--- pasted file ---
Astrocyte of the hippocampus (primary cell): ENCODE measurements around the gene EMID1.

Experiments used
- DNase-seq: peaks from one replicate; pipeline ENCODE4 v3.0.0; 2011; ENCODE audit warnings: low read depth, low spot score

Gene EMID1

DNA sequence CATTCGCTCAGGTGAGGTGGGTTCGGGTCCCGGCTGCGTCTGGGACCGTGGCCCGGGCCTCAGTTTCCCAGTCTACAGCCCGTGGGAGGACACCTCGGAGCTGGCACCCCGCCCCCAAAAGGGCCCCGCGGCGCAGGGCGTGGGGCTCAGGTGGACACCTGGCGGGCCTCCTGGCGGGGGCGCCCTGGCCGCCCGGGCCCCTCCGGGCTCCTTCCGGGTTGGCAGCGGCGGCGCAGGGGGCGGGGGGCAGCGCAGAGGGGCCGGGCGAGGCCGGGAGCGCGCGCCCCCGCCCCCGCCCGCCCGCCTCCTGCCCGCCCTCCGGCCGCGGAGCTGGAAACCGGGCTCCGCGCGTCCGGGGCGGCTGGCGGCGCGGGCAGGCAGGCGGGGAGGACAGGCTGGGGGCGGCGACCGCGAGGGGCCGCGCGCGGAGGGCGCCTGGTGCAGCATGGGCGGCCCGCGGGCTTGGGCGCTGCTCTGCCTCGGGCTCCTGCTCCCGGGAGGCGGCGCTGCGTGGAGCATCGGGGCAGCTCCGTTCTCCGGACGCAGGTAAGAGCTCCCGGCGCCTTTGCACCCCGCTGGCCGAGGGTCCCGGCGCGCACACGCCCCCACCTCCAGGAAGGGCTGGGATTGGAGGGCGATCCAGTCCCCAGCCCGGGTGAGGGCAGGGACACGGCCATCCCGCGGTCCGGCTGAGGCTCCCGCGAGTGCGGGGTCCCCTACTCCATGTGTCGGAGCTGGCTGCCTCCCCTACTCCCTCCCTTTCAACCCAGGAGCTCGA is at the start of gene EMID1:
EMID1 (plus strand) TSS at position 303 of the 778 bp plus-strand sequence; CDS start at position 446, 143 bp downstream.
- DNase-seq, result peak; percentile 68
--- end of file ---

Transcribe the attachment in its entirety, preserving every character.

Astrocyte of the hippocampus (primary cell): ENCODE measurements around the gene EMID1.

Experiments used
- DNase-seq: peaks from one replicate; pipeline ENCODE4 v3.0.0; 2011; ENCODE audit warnings: low read depth, low spot score

Gene EMID1

DNA sequence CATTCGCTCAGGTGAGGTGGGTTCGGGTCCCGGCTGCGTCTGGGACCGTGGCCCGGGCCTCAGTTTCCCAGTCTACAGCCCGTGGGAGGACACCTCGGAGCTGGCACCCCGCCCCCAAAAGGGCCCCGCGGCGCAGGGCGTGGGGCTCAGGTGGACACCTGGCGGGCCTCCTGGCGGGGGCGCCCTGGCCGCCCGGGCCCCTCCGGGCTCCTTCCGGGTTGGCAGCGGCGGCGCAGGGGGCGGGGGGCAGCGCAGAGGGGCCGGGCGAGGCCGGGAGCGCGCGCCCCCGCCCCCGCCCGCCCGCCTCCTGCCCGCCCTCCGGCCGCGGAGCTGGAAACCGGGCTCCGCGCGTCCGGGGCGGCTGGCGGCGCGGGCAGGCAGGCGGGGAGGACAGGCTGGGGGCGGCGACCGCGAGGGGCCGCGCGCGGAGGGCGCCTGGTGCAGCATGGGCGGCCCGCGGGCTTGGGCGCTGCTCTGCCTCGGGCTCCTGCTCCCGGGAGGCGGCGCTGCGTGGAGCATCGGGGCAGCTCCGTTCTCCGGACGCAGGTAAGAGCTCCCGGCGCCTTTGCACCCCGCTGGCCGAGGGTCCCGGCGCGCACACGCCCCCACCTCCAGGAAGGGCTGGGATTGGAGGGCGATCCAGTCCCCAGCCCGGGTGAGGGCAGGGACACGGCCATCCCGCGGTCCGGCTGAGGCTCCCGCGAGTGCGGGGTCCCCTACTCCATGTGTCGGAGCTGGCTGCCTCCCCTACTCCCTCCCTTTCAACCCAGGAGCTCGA is at the start of gene EMID1:
EMID1 (plus strand) TSS at position 303 of the 778 bp plus-strand sequence; CDS start at position 446, 143 bp downstream.
- DNase-seq, result peak; percentile 68